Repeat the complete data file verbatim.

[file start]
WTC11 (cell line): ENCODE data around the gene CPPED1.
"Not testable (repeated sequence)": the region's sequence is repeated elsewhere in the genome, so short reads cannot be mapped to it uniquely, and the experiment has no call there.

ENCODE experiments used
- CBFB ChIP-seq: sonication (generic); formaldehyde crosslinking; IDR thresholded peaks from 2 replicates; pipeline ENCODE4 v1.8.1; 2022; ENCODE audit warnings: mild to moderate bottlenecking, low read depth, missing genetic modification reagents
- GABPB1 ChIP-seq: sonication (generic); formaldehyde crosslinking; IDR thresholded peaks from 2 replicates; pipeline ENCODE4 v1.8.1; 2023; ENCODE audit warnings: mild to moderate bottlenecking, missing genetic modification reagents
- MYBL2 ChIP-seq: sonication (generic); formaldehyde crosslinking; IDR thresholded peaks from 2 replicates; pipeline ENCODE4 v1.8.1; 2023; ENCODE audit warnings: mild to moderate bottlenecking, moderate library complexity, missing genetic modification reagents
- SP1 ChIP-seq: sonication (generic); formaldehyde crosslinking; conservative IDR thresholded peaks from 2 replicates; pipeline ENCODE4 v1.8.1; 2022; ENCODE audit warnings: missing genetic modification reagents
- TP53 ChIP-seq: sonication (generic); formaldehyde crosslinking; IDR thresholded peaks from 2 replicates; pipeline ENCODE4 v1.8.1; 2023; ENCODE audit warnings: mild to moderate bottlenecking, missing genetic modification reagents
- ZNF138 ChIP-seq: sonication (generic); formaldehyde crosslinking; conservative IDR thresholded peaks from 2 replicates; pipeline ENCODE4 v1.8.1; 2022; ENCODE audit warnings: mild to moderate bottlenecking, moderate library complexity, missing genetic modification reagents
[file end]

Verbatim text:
WTC11 (cell line): ENCODE data around the gene CPPED1.
"Not testable (repeated sequence)": the region's sequence is repeated elsewhere in the genome, so short reads cannot be mapped to it uniquely, and the experiment has no call there.

ENCODE experiments used
- CBFB ChIP-seq: sonication (generic); formaldehyde crosslinking; IDR thresholded peaks from 2 replicates; pipeline ENCODE4 v1.8.1; 2022; ENCODE audit warnings: mild to moderate bottlenecking, low read depth, missing genetic modification reagents
- GABPB1 ChIP-seq: sonication (generic); formaldehyde crosslinking; IDR thresholded peaks from 2 replicates; pipeline ENCODE4 v1.8.1; 2023; ENCODE audit warnings: mild to moderate bottlenecking, missing genetic modification reagents
- MYBL2 ChIP-seq: sonication (generic); formaldehyde crosslinking; IDR thresholded peaks from 2 replicates; pipeline ENCODE4 v1.8.1; 2023; ENCODE audit warnings: mild to moderate bottlenecking, moderate library complexity, missing genetic modification reagents
- SP1 ChIP-seq: sonication (generic); formaldehyde crosslinking; conservative IDR thresholded peaks from 2 replicates; pipeline ENCODE4 v1.8.1; 2022; ENCODE audit warnings: missing genetic modification reagents
- TP53 ChIP-seq: sonication (generic); formaldehyde crosslinking; IDR thresholded peaks from 2 replicates; pipeline ENCODE4 v1.8.1; 2023; ENCODE audit warnings: mild to moderate bottlenecking, missing genetic modification reagents
- ZNF138 ChIP-seq: sonication (generic); formaldehyde crosslinking; conservative IDR thresholded peaks from 2 replicates; pipeline ENCODE4 v1.8.1; 2022; ENCODE audit warnings: mild to moderate bottlenecking, moderate library complexity, missing genetic modification reagents